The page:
The X-linked DAX1 (DSS-AHC critical region of the X chromosome, 1) gene plays a role in gametogenesis and endocrine development, but its role in sex determination is unclear. Abnormal duplication of DAX1 can result in sex reversal of XY individuals to give females, suggesting that DAX1 has an 'anti-testis' action. In vitro experiments have shown that DAX1 can repress the synergistic action of SF1 and WT1 on the AMH promoter, resulting in down-regulation of AMH. Eric Vilain (University of California Los Angeles Medical School, USA) discussed work on WNT4, newly discovered to be a sex-determining gene. All other genes involved with gonad development (SRY, SOX9, DAX1, WT1 and SF1) encode transcription factors, but WNT4 encodes a signaling molecule. Deletions of Wnt4 in mice result in masculinization of XX individuals; duplication of WNT4 or its overexpression in humans can cause XY female sex reversal. Ken-ichirou Morohashi (National Institute of Basic Biology, Okazaki, Japan) showed that, in mice, Wnt4 acts to upregulate Dax1 transcription. An amino-terminal repeat sequence in Dax1 interacts with SF1 and represses transcription of Sf1. In a female gonad, this will result in suppression of genes downstream of Sf1, such as Amh and other steroidogenic genes.

Sex across the phyla

David Zarkower (University of Minnesota, Minneapolis, USA) spoke about one of the most conserved elements in sex determination - the DM-domain family of genes, which appear to play a sex-specific role in several phyla. The Drosophila Doublesex (dsx) and Caenorhabditis elegans Mab-3 proteins each have a DM domain, and both are involved in differentiation of sex-specific structures. A search for DM-related genes in humans revealed DMRT1 (DM-related transcription factor 1), which maps to human chromosome 9p; deletions of this region are associated with XY sex reversal. Both David Zarkower and I presented evidence showing that in mouse, Dmrt1 is upregulated in the Sertoli cells of the embryonic male gonad. Previous data from Zarkower's group showed that Dmrt1 knockout mice are not sex-reversed, but Dmrt1 may be responsible for Sertoli-cell maintenance. At this meeting, he presented preliminary data suggesting that, on a different genetic background in combination with a weak Sry allele, a Dmrt1 knockout could produce sex-reversed mice. Maybe the gene does have a role in sex determination, or perhaps one of the related DM genes is involved?

Although SRY is clearly the sex-determining switch in mammals, what happens in other vertebrates? I discussed the situation in birds, where the females are the heterogametic (ZW) sex and males are homogametic (ZZ). The Z chromosome in many respects resembles the mammalian Y, but the avian and mammalian sex chromosomes are thought to have evolved from different autosomes. Either a dominant W-linked ovary-determining gene or a Z-linked testis-determining gene determines sex in birds. Unfortunately, no sex-chromosome aneuploid chickens are known; these (particularly a ZO animal) would allow us to distinguish between these two possibilities. Although the sex-determining switch is different, many of the same genes (SOX9, AMH, DMRT1, SF1, WT1 and DAX1) play a role in avian gonad development as they do in mammals. It seems the main difference is that the order in the pathway differs. I presented data showing that AMH is expressed before SOX9 in the chicken and alligator, suggesting that in these species, SOX9 cannot initiate AMH expression and Sertoli cell differentiation as it does in mammals. In birds, hormones play an important early role; also, the ovary is more steroidogenically active than the testis, whereas in mammals the reverse is the case. DMRT1 is particularly interesting in this context, as it maps to the Z chromosome in chickens. I suggested that DMRT1 may be the critical switch gene in non-mammalian vertebrates. In some reptiles, such as the alligator, the temperature at which eggs are incubated determines the sex, but little information is available to explain how this temperature switch might exert its effect. Russell Fernald (Stanford University, USA) presented a brilliant and entertaining account of the social regulation of sex in cichlid fish. This involves the fish converting behavioral signals in the visual cortex into endocrine and gonadal changes. We have little idea, however, of how social information is transduced through touch and vision into molecular signals that can control sex.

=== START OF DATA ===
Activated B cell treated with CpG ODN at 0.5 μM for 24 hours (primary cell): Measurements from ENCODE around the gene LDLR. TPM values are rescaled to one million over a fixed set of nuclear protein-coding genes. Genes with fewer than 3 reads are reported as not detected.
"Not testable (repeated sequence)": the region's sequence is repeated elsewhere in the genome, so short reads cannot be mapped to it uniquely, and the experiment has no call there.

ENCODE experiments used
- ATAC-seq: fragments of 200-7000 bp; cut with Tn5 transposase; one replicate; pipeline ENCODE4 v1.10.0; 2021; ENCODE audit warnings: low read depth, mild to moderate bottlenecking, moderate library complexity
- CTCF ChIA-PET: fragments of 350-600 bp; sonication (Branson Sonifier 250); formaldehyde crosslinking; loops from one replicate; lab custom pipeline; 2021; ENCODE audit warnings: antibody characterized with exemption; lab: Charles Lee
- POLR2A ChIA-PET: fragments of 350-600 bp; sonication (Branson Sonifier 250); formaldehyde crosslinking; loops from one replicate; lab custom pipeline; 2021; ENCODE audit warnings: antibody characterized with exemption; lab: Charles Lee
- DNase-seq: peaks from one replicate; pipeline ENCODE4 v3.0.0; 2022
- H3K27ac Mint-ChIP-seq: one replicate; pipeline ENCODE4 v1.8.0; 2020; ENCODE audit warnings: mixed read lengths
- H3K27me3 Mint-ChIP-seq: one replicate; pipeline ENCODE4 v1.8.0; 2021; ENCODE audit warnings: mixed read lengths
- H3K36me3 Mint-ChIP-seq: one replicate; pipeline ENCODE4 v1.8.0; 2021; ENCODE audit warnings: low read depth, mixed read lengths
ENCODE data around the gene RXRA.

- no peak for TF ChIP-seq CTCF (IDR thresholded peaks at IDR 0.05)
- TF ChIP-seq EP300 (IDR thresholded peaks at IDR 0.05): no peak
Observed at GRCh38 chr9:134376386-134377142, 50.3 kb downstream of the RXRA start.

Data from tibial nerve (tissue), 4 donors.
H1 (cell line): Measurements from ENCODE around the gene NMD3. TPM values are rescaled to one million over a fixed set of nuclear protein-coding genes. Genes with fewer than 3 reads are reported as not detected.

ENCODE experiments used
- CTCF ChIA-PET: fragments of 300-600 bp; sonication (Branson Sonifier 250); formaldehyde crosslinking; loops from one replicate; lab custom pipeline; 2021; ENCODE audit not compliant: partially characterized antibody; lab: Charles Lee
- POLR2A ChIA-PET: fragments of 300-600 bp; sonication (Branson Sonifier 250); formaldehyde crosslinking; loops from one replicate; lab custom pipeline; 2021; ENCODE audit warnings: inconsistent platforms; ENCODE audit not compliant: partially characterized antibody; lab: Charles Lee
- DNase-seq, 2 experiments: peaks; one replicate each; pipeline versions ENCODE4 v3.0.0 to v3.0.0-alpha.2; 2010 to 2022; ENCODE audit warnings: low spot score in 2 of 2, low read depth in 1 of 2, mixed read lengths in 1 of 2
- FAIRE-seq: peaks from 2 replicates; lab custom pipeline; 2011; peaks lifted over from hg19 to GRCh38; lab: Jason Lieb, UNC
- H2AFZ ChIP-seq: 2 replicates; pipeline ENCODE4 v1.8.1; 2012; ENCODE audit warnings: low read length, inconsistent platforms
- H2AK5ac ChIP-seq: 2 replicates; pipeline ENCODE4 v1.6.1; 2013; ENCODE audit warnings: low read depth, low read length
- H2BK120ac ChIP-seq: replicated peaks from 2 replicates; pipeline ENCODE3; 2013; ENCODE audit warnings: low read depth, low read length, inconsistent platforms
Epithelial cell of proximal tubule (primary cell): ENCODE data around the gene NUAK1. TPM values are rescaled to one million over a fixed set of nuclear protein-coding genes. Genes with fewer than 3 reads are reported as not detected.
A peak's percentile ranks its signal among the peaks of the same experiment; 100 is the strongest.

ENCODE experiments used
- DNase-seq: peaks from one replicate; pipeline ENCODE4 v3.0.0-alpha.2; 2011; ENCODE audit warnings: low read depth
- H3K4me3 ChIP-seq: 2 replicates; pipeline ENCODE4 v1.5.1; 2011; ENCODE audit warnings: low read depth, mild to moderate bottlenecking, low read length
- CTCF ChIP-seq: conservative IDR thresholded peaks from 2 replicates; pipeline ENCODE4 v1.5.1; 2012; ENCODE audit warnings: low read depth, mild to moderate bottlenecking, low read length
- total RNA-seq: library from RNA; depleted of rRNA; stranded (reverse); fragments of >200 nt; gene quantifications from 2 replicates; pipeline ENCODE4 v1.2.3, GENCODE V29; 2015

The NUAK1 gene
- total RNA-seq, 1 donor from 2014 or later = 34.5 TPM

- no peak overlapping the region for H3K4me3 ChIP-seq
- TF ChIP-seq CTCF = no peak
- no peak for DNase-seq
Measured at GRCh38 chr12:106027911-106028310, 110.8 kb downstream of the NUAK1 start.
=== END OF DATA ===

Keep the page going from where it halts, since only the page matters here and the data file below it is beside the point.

Eleven years on

Since the discovery of SRY, what have we learned about sex determination? As our field has matured we have had to discard simple ideas of linear developmental pathways and invoke complex networks. We have several key pieces of the jigsaw puzzle, such as SRY and SOX9, but much else remains nebulous. Apart from the regulation of AMH, we have little idea of how these components interact. According to Gerd Scherer (University of Freiburg, Germany), only 20% of XY sex-reversed human females can be accounted for by defects in the known sex-determining genes. This suggests that many more genes remain to be found if we are to complete the jigsaw puzzle. One approach being taken by Peter Koopman, Andreas Schedl and my lab is to isolate differentially expressed transcripts from the embryonic mouse and also the chicken testis. These genes will then be subjected to rapid screening and functional assays to determine their role in sex determination. Other approaches discussed include the use of large scale chemical (N-ethyl-N-nitrosourea, ENU) mutagenesis screens for sex-reversed phenotypes in mouse. Both approaches should yield many more pieces of the jigsaw that are presently missing. It is hoped that by the next 'sex-workers' meeting, we will have a clearer picture of the complex developmental network that is sex determination.

The proceedings of this symposium (papers and edited discussions) will be published in February 2002 by John Wiley & Sons Ltd.

Authors’ Affiliations

Department of Paediatrics, University of Melbourne and Murdoch Children's Research Institute, Royal Children's Hospital


© BioMed Central Ltd 2001